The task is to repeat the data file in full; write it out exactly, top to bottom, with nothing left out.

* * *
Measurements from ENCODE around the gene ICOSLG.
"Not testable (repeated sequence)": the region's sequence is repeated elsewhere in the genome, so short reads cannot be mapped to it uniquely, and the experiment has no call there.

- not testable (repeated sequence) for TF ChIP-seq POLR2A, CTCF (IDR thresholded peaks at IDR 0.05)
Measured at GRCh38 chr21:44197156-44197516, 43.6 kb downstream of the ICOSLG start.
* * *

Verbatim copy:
Measurements from ENCODE around the gene ICOSLG.
"Not testable (repeated sequence)": the region's sequence is repeated elsewhere in the genome, so short reads cannot be mapped to it uniquely, and the experiment has no call there.

- not testable (repeated sequence) for TF ChIP-seq POLR2A, CTCF (IDR thresholded peaks at IDR 0.05)
Measured at GRCh38 chr21:44197156-44197516, 43.6 kb downstream of the ICOSLG start.